“That would require 777 partners to find in the region of £350m to repay Everton’s main creditors. Is that possible? There’s nothing to suggest on top of the price of Moshiri’s equity, 777 partners have access to that level of funding.”

In addition to this, Everton still requires further working capital to meet its operating costs and future financial commitments to Laing O’Rourke, construction partner of its new ground currently being built at Bramley-Moore Dock, and which has spiralled in cost from £500m to £760m..

Additionally, the club continues to have negative cash flow and without additional capital or funding cannot meet its future obligations, said Mr Quinn.

He concluded: “I can see the potential attractions of the announcement today to both Farhad Moshiri and 777 Partners.

“For Moshiri, if concluded, it would end what has become a nightmare association for all parties, huge losses for him and the near destruction of a proud football club. For 777 Partners it promotes the image of a successful multi-club model, still in its acquisition and growth stages.

“The reality, in my opinion is far from this. The club clearly needs new ownership both for financial reasons and for leadership, direction and, frankly, its surivival prospects.

“The city of Liverpool needs a successful Everton Football Club, it needs the successful completion of the Everton stadium at Bramley-Moore, not only for the cash spend during construction but as a catalyst for economic redevelopment and growth in North Liverpool and beyond.”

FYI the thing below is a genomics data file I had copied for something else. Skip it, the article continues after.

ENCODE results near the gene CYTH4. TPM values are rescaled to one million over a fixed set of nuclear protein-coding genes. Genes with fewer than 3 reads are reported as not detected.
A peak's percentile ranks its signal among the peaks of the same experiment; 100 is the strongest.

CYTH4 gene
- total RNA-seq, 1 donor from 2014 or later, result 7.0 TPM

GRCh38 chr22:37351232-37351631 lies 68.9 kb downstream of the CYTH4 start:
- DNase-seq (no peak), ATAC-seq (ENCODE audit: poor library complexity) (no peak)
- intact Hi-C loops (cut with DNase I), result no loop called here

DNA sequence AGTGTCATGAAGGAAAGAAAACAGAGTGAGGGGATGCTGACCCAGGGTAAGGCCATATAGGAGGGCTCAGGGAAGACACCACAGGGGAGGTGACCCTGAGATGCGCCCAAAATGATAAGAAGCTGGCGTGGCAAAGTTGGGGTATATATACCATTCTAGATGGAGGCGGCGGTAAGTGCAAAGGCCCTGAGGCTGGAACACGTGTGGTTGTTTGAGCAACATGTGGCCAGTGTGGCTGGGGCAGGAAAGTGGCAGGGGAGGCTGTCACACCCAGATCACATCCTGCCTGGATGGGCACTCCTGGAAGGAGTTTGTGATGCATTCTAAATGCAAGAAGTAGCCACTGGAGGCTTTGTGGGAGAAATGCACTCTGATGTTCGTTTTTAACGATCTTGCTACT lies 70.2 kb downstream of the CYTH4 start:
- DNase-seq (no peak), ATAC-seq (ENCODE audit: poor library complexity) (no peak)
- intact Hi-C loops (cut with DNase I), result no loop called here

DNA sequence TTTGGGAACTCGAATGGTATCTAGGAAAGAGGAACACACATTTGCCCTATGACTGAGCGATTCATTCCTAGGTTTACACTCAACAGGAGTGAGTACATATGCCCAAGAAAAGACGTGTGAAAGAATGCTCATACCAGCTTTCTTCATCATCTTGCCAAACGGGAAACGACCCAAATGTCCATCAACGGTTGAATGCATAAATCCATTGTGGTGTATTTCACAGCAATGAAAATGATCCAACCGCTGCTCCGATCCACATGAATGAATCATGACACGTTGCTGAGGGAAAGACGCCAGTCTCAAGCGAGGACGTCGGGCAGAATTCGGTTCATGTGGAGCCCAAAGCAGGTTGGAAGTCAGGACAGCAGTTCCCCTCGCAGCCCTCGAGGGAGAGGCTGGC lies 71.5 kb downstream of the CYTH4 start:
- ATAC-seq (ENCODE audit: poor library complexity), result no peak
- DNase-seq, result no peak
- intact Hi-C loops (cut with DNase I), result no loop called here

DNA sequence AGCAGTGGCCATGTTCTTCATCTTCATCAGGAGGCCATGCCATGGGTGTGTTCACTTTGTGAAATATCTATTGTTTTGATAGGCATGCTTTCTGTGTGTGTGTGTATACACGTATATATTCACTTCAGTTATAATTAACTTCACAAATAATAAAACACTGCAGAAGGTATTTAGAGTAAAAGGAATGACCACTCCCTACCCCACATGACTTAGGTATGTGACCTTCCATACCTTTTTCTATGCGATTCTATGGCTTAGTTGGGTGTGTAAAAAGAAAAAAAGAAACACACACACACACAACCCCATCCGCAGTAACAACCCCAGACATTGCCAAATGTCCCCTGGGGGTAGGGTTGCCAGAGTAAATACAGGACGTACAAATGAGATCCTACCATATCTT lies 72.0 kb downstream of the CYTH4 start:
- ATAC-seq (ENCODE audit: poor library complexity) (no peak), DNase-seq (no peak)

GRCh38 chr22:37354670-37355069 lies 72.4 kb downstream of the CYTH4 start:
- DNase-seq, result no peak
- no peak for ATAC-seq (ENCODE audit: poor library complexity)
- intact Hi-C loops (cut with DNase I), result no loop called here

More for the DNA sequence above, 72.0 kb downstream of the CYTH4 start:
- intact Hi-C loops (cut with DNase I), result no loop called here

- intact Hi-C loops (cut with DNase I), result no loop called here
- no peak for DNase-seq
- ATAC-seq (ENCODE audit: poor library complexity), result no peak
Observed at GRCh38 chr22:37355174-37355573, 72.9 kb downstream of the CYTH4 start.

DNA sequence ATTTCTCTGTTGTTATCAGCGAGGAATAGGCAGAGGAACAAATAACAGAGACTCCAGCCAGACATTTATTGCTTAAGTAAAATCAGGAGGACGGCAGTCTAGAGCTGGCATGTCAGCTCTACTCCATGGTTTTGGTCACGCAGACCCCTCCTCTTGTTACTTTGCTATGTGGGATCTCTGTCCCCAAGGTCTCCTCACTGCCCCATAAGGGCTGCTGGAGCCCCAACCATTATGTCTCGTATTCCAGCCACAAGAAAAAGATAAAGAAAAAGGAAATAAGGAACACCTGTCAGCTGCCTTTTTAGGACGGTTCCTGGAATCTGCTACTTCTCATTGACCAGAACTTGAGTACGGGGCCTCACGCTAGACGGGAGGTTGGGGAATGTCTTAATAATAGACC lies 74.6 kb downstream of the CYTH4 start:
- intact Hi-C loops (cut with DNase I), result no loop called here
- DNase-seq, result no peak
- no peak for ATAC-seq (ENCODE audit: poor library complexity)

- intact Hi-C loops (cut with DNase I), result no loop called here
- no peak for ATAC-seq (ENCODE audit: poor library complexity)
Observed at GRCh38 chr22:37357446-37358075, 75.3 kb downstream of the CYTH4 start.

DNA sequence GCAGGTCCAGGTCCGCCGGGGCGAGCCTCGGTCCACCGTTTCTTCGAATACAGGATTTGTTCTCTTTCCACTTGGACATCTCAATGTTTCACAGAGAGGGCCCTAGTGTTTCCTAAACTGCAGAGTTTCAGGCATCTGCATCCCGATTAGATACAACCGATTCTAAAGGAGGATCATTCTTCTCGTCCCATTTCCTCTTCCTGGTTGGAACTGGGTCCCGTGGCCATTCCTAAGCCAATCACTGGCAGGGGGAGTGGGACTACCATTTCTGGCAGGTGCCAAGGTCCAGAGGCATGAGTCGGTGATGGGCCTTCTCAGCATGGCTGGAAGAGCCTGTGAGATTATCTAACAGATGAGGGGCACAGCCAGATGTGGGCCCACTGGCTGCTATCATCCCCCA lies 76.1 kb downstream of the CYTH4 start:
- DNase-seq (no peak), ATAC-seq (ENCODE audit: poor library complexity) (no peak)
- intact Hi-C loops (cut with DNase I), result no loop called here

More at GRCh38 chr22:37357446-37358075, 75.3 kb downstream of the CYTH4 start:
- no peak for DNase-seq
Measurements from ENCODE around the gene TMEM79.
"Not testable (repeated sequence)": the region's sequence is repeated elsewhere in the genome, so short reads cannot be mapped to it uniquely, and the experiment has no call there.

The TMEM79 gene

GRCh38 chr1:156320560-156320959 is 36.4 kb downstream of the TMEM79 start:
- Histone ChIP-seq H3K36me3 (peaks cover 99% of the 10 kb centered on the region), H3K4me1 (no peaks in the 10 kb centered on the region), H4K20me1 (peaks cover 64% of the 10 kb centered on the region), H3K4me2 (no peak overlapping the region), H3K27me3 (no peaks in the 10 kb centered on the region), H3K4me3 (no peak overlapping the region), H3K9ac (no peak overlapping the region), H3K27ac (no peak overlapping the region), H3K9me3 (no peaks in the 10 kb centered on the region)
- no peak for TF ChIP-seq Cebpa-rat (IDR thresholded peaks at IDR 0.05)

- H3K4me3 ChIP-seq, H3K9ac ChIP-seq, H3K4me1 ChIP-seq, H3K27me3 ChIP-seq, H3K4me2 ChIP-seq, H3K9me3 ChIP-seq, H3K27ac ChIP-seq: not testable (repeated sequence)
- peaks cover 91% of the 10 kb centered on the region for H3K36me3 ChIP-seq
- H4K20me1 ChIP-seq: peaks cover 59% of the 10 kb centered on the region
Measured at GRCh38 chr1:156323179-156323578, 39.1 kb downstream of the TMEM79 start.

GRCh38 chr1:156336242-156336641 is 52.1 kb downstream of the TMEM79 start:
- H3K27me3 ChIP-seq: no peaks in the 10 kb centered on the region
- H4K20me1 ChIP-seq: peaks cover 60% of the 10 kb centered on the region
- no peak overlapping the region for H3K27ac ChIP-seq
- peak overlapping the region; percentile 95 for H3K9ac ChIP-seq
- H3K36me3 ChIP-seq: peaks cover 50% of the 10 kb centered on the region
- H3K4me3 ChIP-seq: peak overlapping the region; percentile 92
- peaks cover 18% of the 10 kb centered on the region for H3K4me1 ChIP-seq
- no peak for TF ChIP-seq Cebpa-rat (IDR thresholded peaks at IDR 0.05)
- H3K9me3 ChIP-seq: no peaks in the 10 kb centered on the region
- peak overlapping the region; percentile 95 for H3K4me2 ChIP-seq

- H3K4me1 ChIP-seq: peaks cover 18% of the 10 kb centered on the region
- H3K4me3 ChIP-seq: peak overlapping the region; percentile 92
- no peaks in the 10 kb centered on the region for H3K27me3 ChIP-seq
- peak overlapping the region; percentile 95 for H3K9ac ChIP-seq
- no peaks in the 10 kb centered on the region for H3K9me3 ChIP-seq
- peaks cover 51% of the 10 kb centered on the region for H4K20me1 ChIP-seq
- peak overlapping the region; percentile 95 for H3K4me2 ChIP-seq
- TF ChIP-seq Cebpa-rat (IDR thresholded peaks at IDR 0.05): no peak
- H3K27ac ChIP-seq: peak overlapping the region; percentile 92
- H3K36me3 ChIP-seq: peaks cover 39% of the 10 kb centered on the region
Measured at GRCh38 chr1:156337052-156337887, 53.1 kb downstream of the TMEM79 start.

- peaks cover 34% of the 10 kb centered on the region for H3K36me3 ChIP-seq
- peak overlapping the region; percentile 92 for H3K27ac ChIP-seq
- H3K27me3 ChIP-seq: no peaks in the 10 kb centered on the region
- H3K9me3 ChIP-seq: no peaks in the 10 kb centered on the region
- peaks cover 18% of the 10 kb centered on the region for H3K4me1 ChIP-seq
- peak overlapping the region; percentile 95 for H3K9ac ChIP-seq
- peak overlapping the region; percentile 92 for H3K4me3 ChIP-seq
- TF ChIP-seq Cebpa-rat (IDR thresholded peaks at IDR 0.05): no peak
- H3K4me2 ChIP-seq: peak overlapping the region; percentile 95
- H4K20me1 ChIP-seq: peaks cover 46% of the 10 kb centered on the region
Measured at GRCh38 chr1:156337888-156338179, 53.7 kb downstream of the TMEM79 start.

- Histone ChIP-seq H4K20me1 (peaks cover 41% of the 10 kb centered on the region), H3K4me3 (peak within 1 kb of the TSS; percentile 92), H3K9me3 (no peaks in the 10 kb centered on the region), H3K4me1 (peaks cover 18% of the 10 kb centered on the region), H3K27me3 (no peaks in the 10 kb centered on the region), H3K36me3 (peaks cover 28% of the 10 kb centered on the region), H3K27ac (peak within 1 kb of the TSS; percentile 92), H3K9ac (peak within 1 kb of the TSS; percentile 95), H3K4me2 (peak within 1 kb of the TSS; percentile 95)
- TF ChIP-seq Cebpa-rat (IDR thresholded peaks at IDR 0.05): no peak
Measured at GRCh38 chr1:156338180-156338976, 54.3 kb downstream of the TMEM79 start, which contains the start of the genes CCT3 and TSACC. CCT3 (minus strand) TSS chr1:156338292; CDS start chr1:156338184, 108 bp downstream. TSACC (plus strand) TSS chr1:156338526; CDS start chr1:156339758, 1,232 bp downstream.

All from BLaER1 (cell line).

He said: “There is nothing to suggest that 777 Partners are the solution to Everton’s ownership or financial difficulties.

“I don’t believe they will overcome the regulatory and other hurdles to acquire the club. That leaves Everton facing a hugely uncertain future.

“Without a committed owner – Moshiri has shown his hand to that effect – and without immediate cash injections the existential threat Moshiri spoke of, perhaps his only accurate statement in seven years, is very real.”

He said he sees 777 as an unnecessary distraction in the club’s fight for survival and that Moshiri, the board, and fans, have to recognise that and focus on short term survival and long term solutions including the right owners, adding a warning that, otherwise, Everton “will become a large footnote in history”.

Henry Winter, chief football writer for The Times, has also called for any deal to undergo proper scrutiny.

In a post on X, formerly Twitter, he said: “777 or 999? Moshiri says new #EFC owners are “right fit” for club. @premierleague need to clear 777 via OADT, check background and resources. Proper communication with fans, please. 777 may well be fine but, generally for good of the game, the regulator can’t start soon enough.”

The Everton FC Shareholders Association also expressed its concerns, again on X, saying: “We note the intention of the largest shareholder Farhad Moshiri to sell his shares to 777 Partners.

“Receiving only a few minutes warning of this proposed change of ownership is disappointing and yet again, the poor timing of club announcements before important games is baffling.”

Everton face high-flying Arsenal at Goodison Park this Sunday.